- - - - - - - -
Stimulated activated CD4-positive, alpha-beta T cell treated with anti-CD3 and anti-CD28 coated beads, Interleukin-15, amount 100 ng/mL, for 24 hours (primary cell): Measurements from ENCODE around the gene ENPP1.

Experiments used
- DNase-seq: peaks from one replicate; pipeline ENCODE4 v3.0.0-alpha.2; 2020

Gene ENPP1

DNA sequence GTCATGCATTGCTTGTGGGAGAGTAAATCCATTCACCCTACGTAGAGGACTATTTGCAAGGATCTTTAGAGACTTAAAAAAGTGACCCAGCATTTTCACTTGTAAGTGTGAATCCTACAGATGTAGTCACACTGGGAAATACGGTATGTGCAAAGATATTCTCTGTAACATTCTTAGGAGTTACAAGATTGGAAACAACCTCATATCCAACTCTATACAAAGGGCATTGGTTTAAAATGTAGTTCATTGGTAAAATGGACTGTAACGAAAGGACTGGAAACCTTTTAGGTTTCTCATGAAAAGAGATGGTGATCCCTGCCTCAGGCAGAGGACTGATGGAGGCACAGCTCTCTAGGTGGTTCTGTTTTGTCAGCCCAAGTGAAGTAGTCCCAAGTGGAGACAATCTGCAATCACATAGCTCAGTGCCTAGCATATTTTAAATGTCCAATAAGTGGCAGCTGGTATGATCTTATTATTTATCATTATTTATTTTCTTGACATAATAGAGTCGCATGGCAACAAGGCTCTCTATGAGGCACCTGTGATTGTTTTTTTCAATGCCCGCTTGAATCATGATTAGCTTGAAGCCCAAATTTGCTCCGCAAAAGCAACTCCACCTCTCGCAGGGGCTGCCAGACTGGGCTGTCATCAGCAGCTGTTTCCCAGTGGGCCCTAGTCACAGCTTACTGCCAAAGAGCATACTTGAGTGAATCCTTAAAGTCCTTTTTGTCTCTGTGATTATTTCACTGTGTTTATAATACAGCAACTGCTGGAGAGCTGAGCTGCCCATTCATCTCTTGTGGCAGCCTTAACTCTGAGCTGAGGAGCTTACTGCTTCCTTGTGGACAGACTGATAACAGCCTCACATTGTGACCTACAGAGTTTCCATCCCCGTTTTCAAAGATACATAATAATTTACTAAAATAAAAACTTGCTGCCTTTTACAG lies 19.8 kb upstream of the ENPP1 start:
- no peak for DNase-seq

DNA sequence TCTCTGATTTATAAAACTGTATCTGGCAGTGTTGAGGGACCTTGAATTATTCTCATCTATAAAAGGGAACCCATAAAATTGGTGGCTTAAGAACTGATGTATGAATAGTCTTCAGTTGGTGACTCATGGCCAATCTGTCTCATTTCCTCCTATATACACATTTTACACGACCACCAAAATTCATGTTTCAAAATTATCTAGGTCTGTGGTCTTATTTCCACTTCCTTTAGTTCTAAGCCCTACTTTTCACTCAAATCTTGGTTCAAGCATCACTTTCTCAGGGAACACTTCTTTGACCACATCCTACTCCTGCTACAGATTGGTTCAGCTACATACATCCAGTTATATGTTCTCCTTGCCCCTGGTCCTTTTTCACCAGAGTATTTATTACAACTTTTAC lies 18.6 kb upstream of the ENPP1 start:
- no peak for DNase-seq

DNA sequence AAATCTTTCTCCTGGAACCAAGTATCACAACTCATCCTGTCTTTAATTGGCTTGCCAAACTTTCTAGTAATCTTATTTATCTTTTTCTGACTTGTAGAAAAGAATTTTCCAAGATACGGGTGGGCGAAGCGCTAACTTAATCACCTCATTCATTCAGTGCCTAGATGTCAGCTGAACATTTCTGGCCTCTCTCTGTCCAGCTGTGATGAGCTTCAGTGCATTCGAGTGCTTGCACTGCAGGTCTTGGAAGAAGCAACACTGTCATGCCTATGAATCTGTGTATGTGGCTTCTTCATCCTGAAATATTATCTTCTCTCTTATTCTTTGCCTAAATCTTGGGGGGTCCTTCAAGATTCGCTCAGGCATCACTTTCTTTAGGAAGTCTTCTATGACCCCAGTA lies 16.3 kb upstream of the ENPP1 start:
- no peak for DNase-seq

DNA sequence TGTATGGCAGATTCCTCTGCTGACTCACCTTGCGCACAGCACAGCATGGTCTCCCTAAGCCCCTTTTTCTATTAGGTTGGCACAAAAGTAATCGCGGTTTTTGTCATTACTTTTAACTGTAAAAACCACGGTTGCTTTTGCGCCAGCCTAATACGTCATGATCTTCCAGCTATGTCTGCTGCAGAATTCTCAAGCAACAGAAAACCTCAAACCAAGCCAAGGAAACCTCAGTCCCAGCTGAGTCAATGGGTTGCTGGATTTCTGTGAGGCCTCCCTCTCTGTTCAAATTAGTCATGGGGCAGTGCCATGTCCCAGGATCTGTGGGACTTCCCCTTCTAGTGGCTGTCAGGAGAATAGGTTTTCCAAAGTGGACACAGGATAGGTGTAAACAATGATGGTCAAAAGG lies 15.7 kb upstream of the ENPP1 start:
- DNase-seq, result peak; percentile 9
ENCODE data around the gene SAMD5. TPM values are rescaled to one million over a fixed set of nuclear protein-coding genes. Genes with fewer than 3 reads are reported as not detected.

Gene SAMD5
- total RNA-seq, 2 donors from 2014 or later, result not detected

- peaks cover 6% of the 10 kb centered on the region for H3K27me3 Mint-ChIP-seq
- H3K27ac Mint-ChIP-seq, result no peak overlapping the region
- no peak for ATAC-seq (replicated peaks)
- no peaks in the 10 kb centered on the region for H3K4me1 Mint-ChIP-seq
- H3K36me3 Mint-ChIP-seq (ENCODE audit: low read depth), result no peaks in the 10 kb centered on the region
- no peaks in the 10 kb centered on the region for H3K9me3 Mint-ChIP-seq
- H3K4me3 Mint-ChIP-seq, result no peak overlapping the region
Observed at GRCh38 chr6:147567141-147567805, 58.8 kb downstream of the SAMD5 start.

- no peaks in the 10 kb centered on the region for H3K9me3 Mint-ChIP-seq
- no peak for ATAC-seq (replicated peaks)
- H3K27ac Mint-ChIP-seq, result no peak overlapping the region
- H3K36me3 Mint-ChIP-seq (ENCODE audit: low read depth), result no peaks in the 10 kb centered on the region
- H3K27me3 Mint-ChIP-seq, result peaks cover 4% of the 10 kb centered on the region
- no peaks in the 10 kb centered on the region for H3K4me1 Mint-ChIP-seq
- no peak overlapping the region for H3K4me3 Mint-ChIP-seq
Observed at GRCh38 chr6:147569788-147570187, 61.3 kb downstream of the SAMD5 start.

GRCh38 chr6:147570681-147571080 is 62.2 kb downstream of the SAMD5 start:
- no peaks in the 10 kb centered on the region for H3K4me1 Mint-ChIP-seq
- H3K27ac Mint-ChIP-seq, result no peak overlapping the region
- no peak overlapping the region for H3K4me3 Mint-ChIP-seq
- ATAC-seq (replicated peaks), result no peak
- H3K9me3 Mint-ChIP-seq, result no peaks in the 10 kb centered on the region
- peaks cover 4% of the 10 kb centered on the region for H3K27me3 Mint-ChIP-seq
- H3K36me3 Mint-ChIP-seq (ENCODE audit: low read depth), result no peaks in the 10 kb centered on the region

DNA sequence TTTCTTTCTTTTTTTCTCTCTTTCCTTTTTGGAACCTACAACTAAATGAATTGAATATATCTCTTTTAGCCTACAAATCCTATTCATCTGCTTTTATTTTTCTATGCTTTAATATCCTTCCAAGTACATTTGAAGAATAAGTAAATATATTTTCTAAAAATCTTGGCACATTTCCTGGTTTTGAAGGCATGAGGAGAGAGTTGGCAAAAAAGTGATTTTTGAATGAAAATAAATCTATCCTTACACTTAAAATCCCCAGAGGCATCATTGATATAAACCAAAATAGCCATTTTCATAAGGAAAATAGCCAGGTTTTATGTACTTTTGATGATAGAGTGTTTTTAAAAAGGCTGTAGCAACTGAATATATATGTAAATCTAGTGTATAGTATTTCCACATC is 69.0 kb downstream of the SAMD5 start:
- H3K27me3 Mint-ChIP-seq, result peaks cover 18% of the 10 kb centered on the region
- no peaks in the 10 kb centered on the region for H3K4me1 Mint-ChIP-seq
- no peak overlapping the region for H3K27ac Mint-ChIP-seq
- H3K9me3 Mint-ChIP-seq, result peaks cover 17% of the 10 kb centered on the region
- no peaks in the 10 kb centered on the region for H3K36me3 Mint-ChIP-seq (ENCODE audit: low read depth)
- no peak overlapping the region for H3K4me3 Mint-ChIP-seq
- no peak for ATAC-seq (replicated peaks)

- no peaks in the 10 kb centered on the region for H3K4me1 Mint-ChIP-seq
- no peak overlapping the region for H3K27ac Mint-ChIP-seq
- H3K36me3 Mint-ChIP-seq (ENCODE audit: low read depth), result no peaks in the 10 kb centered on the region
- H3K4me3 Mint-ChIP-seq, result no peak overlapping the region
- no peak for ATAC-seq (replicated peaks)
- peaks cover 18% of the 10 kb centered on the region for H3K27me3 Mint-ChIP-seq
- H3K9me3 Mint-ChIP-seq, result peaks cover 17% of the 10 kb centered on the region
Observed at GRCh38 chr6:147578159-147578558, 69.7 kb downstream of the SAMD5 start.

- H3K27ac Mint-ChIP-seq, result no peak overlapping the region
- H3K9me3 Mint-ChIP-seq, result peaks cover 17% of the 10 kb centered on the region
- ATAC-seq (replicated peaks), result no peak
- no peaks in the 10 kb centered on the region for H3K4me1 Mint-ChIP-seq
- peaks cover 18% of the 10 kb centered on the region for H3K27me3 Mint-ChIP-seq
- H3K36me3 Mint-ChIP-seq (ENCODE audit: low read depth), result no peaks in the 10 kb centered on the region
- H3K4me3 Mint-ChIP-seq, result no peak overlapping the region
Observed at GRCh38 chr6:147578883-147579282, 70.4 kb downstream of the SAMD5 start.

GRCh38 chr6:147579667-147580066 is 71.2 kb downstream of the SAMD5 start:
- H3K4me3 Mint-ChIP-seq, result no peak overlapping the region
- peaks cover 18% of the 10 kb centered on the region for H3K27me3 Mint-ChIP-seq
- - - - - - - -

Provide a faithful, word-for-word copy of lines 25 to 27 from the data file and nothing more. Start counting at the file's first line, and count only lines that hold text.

- no peak for ATAC-seq (replicated peaks)
- H3K27ac Mint-ChIP-seq, result no peak overlapping the region
- H3K36me3 Mint-ChIP-seq (ENCODE audit: low read depth), result no peaks in the 10 kb centered on the region